The Montreal Economic Institute (MEI) commissioned Leger to poll Canadians on certain questions concerning the health care system.
|William Watson: Private health care is OK, but we don’t like to pay (National Post, December 6, 2019)
2 in 3 Canadians favour bigger private role in public health: poll (Montreal Gazette, December 5, 2019)
Délais en santé: les Québécois ouverts aux consultations virtuelles (Huffington Post, December 4, 2019)
Media release: Health care: Quebecers more open to competition for better access
Montreal, December 4, 2019 – While governments keep shovelling billions of dollars into the country’s health care systems, and results continue to disappoint, a strong majority of Quebecers are open to entrepreneurship in order to alleviate the lack of service, all while maintaining the universal coverage of care. Indeed, across the country, it is Quebec that is the most open to this, shows a Leger poll carried out on behalf of the MEI.
- 75% of Quebecers, Manitobans, and Saskatchewanians agree that private entrepreneurs should be allowed to provide more care, as long as the government pays for it. For the country as a whole, the level of support is 68%, with only 20% opposed.
- 55% of Quebecers agree that private companies should be allowed to manage public hospitals, compared to 42% nationally. The young are most open to the idea of private management within our public health care systems (46% of Canadians aged 18 to 34).
- Only 25% of Canadians consider that the health care system treats patients in a timely manner. In the Atlantic Provinces, only 16% of people find that treatment is timely.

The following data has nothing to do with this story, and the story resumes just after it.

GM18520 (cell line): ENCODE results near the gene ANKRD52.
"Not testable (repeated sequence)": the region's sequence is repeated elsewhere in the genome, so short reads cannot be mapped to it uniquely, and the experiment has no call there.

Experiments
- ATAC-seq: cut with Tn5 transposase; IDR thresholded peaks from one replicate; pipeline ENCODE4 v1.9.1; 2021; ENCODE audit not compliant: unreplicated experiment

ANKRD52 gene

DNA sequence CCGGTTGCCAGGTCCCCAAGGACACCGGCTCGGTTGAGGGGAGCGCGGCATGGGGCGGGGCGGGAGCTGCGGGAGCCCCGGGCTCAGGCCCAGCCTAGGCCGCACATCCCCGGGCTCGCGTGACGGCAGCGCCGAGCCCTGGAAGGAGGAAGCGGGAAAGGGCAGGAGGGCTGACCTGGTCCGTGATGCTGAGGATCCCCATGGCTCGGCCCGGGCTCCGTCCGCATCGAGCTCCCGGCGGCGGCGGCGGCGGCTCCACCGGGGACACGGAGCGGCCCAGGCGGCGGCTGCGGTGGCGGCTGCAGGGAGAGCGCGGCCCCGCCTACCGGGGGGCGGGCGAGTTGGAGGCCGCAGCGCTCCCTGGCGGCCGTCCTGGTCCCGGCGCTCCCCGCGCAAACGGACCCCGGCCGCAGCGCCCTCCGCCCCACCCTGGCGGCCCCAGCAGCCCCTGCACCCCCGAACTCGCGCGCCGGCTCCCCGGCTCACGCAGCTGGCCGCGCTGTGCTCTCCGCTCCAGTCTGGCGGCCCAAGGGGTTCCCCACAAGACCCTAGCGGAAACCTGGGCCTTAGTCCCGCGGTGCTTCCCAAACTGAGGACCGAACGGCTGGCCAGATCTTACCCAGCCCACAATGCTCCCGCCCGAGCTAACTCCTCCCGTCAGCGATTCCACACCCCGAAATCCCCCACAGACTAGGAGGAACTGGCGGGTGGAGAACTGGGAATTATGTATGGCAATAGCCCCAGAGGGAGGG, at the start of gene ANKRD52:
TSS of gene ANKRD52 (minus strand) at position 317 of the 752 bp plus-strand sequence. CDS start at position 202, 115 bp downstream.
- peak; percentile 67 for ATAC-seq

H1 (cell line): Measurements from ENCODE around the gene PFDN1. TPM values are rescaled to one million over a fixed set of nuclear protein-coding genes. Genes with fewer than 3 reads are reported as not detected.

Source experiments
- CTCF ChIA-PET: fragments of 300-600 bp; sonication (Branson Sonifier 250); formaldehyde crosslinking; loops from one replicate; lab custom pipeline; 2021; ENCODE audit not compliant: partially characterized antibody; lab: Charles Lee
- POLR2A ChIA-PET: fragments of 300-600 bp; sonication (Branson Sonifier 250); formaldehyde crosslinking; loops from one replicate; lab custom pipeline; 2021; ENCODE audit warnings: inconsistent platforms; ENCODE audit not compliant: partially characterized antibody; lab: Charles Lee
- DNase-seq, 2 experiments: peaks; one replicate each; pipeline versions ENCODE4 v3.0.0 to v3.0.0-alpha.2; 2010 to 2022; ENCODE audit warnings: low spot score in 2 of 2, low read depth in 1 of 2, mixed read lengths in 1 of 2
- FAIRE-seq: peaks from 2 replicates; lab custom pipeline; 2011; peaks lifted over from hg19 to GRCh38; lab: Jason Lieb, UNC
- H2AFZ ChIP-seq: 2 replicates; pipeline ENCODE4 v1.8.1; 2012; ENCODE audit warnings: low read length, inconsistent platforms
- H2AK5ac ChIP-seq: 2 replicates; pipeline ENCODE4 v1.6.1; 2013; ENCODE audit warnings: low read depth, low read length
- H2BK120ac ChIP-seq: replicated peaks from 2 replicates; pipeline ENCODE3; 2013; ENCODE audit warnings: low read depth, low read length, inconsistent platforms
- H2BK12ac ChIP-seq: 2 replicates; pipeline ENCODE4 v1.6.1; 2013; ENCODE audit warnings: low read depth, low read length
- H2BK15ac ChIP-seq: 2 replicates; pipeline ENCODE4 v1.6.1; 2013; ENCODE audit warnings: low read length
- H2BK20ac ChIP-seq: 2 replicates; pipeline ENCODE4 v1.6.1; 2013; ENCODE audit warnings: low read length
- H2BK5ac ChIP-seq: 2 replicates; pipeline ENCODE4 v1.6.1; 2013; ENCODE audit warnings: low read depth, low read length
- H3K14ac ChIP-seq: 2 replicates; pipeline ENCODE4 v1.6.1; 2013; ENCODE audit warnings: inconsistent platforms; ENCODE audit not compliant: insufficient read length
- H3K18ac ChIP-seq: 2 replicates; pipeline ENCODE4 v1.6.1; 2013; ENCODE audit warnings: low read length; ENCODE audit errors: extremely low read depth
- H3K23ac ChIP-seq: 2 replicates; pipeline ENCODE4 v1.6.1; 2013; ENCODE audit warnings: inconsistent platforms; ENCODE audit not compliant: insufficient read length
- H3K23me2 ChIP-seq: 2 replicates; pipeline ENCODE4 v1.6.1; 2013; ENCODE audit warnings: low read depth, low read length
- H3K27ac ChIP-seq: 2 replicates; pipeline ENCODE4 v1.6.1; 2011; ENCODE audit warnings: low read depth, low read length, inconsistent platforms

- 63% of Canadians believe that individuals should have the right to buy private health insurance if they are not treated within a reasonable time. The proportion is similar from one province to the next.
- 67% of Canadians would like their employer to provide them with access to virtual consultations with a doctor. In Quebec, the proportion is 76%, the highest in the country.
“Canadians are obviously ready to drag their health care systems out of the 1970s to bring them into the 21st century. A majority of them have understood the advantages of making more room for entrepreneurs when it comes to the provision of care, as long as it is covered by the government and accessible to all, like in Europe,” observes Patrick Déry, Senior Associate Analyst at the MEI. “Hallway medicine in Canada is not an unavoidable fact of life!”
“Clearly, the range of solutions that people are ready to consider in order to improve the health care system shows that the winds of change are blowing. Politicians should take note and propose more ambitious reforms, rather than content themselves with spending more and more money. Health care entrepreneurship has proven itself everywhere else, and it improves access to care. There’s no reason not to make greater use of it,” concludes Krystle Wittevrongel, Associate Researcher at the MEI.
Among Canadian provinces, it is in Quebec that support for this kind of measure is the highest. With Dr. Brian Day fighting in court for the right to purchase private health insurance, it is worth noting that 63% of Canadians want this right.
The Web survey was conducted from November 22nd to November 25th, 2019 among a representative sample of 1,527 Canadians 18 years of age or older.
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The MEI is an independent public policy think tank with offices in Montreal, Calgary, and Paris. Through its publications, media appearances, and advisory services to policy-makers, the MEI stimulates public policy debate and reforms based on sound economics and entrepreneurship.
Interview requests: Pascale Déry, Vice President, Communications and Development, MEI. Tel.: 514-273-0969 ext. 2233 / Cell: 514-502-6757 / Email: firstname.lastname@example.org